X + Y
Directed by: Morgan Matthews
Written by: James Graham
Starring: Asa Butterfield, Sally Hawkins, Jo Yang, Rafe Spall & Eddie Marsan
Music: Martin Phipps
Certificate: 12A
Release Date: March 13th 2015

Children. What do they want?

Oddly enough, dramatic movies centred around children are a dime a dozen these days. You get your youth-led action or high-concept films (‘Earth to Echo’ & ‘Project Almanac‘) or fairy-tale/fantastical films (‘Bridge to Terabithia‘) but in terms of grounded dramas, those are significantly rarer. But here comes BAFTA award-winner, Morgan Matthews with ‘X + Y‘ which is based on his acclaimed 2007 TV documentary ‘Beautiful Young Minds‘ which followed young mathematical prodigies through the International Mathematical Olympiad (IMO).

One of those gifted youths was Daniel Lightwing who is on the autistic spectrum (a mental disorder which can make people socially awkward or find it difficult to communicate with others) and Lightwing’s story has been re-tooled in ‘X + Y‘ with Asa Butterfield (‘Hugo‘ & ‘Ender’s Game‘) as Nathan Ellis. With the creator of the documentary behind the film adaptation, as well as assembling a great British cast then surely things are on track for ‘X + Y‘ to succeed. And while ‘X + Y‘ does adhere to strict formulas (very fitting considering it’s a movie about maths) it does, indeed, succeed in providing a humble but heartfelt take on relationships and love.
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At a young age, Nathan Ellis (played by Edward Baker-Close as a child) is diagnosed with autism, which makes him struggle to communicate with others and finds it difficult to fit in, despite finding comfort in the “patterns” of maths. When his father is killed in a rather gruesome car accident, he starts to regress more into his own bubble despite his mother, Julie (Hawkins), trying to support him. But Nathan opens up more to his maths teacher, Humphreys (Spall) and grows up (now played by Butterfield) to become a math’s whiz and he’s eventually entered into the IMO which has him travelling to China and competing with and against similarly gifted, as well as similarly troubled and isolated youths.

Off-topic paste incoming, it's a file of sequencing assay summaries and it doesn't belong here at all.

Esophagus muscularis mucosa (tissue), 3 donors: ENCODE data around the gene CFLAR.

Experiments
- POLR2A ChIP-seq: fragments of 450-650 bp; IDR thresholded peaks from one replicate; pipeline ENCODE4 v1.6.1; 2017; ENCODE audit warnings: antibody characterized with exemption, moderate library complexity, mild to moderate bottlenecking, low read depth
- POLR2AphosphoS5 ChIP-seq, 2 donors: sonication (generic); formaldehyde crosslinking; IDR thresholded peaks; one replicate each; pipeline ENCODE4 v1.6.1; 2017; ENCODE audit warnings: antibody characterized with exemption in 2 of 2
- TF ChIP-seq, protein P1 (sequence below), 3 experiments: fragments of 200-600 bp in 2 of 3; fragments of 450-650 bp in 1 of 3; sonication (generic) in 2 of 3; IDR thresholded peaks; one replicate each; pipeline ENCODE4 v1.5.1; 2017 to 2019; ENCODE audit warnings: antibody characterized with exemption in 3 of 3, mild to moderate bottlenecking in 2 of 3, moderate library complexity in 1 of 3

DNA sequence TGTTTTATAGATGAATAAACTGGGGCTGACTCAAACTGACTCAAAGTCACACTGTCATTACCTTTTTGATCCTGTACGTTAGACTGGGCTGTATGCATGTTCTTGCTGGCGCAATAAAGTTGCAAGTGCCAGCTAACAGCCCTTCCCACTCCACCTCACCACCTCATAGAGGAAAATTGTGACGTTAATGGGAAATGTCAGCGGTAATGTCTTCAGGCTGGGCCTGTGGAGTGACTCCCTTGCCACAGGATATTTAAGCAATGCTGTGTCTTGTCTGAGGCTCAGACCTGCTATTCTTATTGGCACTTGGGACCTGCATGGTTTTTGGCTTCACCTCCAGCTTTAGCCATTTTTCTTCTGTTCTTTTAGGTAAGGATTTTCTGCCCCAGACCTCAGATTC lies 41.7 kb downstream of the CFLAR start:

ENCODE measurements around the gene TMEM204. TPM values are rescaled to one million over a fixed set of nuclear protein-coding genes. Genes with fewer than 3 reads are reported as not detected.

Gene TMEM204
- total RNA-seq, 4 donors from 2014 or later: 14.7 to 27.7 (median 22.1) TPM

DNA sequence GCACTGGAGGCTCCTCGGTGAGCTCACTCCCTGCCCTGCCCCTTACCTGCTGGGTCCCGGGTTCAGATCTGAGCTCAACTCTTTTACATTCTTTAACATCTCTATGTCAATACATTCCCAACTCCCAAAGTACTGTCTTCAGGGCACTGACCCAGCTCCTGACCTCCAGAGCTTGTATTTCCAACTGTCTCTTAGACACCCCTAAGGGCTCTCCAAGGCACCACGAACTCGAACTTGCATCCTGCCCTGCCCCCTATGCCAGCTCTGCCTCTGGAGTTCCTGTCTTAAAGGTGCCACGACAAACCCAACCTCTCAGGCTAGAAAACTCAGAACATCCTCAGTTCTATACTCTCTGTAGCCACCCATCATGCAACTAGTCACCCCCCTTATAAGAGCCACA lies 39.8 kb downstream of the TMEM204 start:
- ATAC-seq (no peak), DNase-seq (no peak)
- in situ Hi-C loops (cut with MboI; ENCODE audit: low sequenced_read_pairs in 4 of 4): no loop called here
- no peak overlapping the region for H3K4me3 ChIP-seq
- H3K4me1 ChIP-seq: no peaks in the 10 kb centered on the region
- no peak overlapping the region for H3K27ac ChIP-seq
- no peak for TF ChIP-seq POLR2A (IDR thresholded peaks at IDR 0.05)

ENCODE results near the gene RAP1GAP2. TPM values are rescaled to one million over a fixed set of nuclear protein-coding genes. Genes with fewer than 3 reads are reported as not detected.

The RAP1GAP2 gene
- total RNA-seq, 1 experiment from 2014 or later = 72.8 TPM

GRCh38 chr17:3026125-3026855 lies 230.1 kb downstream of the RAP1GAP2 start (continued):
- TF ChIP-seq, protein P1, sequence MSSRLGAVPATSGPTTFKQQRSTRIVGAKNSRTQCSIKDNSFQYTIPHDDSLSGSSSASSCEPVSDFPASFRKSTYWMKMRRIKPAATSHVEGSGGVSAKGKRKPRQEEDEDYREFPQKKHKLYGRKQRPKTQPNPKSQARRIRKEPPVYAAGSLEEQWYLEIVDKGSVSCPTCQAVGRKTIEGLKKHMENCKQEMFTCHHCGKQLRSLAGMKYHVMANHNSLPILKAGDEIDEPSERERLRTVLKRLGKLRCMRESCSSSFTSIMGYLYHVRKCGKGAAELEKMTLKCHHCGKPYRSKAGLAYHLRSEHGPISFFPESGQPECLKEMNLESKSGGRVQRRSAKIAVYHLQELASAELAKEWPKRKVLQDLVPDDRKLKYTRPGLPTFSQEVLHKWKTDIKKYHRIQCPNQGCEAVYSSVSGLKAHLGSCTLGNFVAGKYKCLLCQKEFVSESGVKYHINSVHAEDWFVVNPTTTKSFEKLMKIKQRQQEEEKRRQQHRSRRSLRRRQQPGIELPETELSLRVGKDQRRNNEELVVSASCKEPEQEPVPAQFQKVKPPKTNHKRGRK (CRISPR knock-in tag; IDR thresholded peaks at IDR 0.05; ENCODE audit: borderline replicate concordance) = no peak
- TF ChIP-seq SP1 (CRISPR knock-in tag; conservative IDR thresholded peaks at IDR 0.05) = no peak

Full disclosure here; while I am not on the autistic spectrum (or, at least, I’ve not been diagnosed and have not been seen regarding such mental matters) I do know many people with autism and have worked with autistic youths. So it’s with that frame of reference that I can confidently say that ‘X + Y‘s portrayal of autism, and Asa Butterfield’s performance, is very accurate for the most part. When it comes to writing children in fiction, you must keep in mind that the younger the child is the more brutally honest they will be. And when it comes to people with autism then that is especially true and not everyone with autism will act the same way.
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One early scene has Nathan working on a math’s project in his bedroom and when his mother, Julie, asks if she can help, Nathan almost brutally cuts her down by saying “You’re not clever enough”. Nathan’s not trying to put down his mother or be unnecessarily harsh. He’s just presenting the information as he sees it. Another very powerful scene early on has Julie arriving at her husband’s funeral with Nathan and she asks Nathan to hold her hand, to which Nathan refuses and runs off. That scene was not only presenting Nathan’s awkwardness, especially concerning the fact that Nathan was very close to his father who was helping him through his social problems, but to show how difficult it can be to raise an autistic child, particularly for someone like Julie who is an affectionate person and requires her own way of mourning which Nathan is not helping with.